Why mathematics is useful to science

by Neil Rickert

Philosophers, including philosophers of science, talk about representations.  For example, the statement “the cat is on the mat” might be a representation of one aspect of the world.  When mathematicians talk of representations, they think of a representation as a mapping of one space into another.  For the way that philosophers talk of representations, a mathematician might think of that as a mapping from reality to the space of linguistic expressions.

One way of having representations of the world is to come up with ad hoc methods of representing little bit of the world, and then tossing them together, willy nilly, to provide a more comprehensive representation of the world as a whole.  For want of a better term, I’ll call that way of representing the “willy nilly method” and I will refer to a representation result from such a method as a willy nilly representation.  The naming of houses by the first builder in my post “The parable of the three builders” could be considered a willy nilly representation.

Scientists have usually preferred to be more systematic in the way that they form representations.  The second and third builders in the parable were more systematic than the first.  It will be convenient to use the expression “systematic representation” for a representation that is done following a systematic methodology.

When we think of representation as a mapping between reality and a space of representations, then there is the possibility that we can use some structure from the representation space to analyze the representations and, by implication, to analyze what is represented.  This will only work when the representation space is structured, and when the structure of the representation space is a good fit (in some hard to define sense) for the world that is being represented.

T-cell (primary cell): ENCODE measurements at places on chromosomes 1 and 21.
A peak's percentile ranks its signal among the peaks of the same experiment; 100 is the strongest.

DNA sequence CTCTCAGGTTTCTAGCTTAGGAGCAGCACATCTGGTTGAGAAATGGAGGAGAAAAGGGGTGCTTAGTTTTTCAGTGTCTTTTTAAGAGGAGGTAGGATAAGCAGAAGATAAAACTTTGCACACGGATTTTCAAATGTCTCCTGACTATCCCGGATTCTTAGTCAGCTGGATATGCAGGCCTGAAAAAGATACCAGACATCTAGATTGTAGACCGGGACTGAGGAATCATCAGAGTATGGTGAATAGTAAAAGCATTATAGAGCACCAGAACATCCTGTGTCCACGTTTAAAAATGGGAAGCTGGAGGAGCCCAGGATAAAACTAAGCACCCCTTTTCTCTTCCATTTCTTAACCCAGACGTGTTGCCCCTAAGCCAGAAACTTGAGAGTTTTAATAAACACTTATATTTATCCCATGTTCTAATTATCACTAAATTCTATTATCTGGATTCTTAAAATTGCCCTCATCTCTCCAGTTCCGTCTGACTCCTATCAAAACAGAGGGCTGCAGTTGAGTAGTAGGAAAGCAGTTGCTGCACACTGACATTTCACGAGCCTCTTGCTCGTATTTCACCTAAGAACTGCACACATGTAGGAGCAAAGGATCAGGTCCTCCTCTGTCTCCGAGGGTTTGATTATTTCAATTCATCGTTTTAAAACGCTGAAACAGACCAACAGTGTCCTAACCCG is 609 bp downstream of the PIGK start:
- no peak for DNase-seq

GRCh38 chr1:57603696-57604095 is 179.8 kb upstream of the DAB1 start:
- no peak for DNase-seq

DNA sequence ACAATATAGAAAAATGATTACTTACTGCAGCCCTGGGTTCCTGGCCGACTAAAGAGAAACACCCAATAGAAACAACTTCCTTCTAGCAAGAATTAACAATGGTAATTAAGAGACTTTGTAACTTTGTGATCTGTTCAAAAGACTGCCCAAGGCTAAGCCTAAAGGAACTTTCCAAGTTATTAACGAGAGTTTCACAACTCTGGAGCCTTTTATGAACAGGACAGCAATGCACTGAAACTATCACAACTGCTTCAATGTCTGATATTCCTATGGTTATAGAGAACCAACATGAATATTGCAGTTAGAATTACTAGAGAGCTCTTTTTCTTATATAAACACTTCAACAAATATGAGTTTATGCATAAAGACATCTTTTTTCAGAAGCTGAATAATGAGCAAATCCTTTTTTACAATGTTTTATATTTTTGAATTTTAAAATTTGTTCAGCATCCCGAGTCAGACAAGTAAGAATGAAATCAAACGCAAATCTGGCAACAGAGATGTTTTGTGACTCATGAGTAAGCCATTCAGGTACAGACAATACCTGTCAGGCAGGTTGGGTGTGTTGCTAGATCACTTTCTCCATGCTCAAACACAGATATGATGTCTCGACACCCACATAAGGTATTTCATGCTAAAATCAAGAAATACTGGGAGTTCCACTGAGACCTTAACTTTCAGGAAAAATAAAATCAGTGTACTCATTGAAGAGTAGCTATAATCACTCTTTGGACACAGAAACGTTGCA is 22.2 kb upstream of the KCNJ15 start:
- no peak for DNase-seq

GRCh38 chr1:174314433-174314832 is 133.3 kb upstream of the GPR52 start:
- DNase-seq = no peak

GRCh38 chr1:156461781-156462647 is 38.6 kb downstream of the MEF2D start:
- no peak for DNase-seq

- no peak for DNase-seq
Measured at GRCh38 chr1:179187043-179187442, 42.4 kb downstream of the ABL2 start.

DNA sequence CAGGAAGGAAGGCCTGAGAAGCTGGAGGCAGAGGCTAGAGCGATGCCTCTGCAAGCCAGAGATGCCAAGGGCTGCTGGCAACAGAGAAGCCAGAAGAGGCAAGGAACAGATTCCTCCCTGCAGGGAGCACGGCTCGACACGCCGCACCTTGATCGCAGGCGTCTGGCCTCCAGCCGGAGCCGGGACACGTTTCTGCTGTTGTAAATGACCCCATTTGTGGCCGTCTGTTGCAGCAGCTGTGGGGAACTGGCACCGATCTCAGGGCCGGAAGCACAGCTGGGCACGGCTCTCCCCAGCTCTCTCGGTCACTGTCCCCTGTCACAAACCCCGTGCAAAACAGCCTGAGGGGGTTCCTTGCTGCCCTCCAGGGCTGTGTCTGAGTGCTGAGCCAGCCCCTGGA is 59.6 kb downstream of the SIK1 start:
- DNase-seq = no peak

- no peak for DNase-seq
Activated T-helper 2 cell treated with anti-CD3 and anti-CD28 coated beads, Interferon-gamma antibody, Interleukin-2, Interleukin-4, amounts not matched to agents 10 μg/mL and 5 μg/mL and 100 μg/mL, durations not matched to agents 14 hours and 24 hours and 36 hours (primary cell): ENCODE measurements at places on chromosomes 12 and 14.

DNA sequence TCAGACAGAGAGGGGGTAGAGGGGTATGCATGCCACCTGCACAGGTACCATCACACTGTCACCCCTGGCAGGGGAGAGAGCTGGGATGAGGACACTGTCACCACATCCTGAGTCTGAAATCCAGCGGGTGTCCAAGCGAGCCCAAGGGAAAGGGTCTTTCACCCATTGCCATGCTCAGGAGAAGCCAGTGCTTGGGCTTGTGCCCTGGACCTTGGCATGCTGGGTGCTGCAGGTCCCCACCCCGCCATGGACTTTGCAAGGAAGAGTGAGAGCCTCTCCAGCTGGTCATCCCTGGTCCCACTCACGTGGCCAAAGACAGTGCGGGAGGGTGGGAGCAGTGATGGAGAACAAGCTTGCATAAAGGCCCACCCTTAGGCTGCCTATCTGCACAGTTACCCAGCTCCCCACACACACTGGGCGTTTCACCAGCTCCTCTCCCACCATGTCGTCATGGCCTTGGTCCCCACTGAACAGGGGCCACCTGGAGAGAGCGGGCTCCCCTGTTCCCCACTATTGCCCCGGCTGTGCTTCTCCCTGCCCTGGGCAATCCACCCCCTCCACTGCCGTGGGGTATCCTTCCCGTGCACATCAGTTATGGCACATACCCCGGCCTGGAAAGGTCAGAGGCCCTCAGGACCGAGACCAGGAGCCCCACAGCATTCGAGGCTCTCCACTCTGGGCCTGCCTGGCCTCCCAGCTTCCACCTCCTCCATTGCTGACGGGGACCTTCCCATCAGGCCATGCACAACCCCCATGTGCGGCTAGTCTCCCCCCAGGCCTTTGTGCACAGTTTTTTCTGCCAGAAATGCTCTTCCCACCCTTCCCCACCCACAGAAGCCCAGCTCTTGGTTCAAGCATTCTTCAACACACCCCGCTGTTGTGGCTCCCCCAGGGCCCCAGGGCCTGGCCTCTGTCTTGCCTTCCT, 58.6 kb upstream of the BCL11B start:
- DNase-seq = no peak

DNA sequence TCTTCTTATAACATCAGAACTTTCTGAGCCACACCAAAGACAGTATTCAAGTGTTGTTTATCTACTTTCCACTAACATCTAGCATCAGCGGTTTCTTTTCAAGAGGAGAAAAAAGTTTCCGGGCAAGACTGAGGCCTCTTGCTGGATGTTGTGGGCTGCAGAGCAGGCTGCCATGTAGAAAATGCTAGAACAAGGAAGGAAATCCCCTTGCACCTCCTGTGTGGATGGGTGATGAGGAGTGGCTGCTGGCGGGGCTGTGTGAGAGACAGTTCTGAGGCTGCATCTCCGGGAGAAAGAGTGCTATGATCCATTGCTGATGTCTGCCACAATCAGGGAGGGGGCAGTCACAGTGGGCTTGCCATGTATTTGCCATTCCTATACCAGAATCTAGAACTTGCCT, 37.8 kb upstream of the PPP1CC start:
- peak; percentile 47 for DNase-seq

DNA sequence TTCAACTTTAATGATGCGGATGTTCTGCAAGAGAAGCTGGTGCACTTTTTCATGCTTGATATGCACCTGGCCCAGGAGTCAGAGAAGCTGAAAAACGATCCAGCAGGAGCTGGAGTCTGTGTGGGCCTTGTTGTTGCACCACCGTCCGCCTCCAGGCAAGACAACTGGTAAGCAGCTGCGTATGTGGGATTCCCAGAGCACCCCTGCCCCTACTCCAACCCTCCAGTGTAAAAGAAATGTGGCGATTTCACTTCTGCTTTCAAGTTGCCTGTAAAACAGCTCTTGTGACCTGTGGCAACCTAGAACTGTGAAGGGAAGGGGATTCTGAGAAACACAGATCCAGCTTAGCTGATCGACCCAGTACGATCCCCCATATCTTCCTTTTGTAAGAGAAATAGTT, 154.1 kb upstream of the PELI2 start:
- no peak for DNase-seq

We see this use of representational structure in the ordinary use of logic within philosophy.  The world is represented in the space of linguistic expressions.  The the logical structure of linguistic expressions can be used to analyze the representations and, by implication, to analyze the world itself.  When the structuring is a poor fit, this analysis can fail, as we see happens with the sorites paradox.

Scientists, where possible, try to be systematic in the way that the represent the world.  Where possible, they look for a representation space with a mathematical structure that will fit reasonably well.  They do not expect it to be a perfect fit.  The choice of how to construct representations is a pragmatic one.  Scientists experiment to see what works.  And if they can find a sufficiently structure mathematical representation space, then they can use that mathematical structure to analyze representations, and to make plausible inferences about the world that is represented.

A simpler account

Here’s a simpler way of saying what I said above.

Science is systematic.  It prefers systematic methods of represention over willy nilly methods.  Mathematics is the theoretical study systematic methodology.  And that is why mathematics is so useful to the sciences.

According to some accounts, epistemology is supposed to be an abstract theoretical study of knowledge.  But if we look at knowledge, as used within the sciences, then it is mathematics that is the appropriate abstract theoretical study.  This is why scientists find mathematics to be very useful, but they find epistemology to be largely useless.  Perhaps the correct spelling of epistemology ought to be MATHEMATICS.

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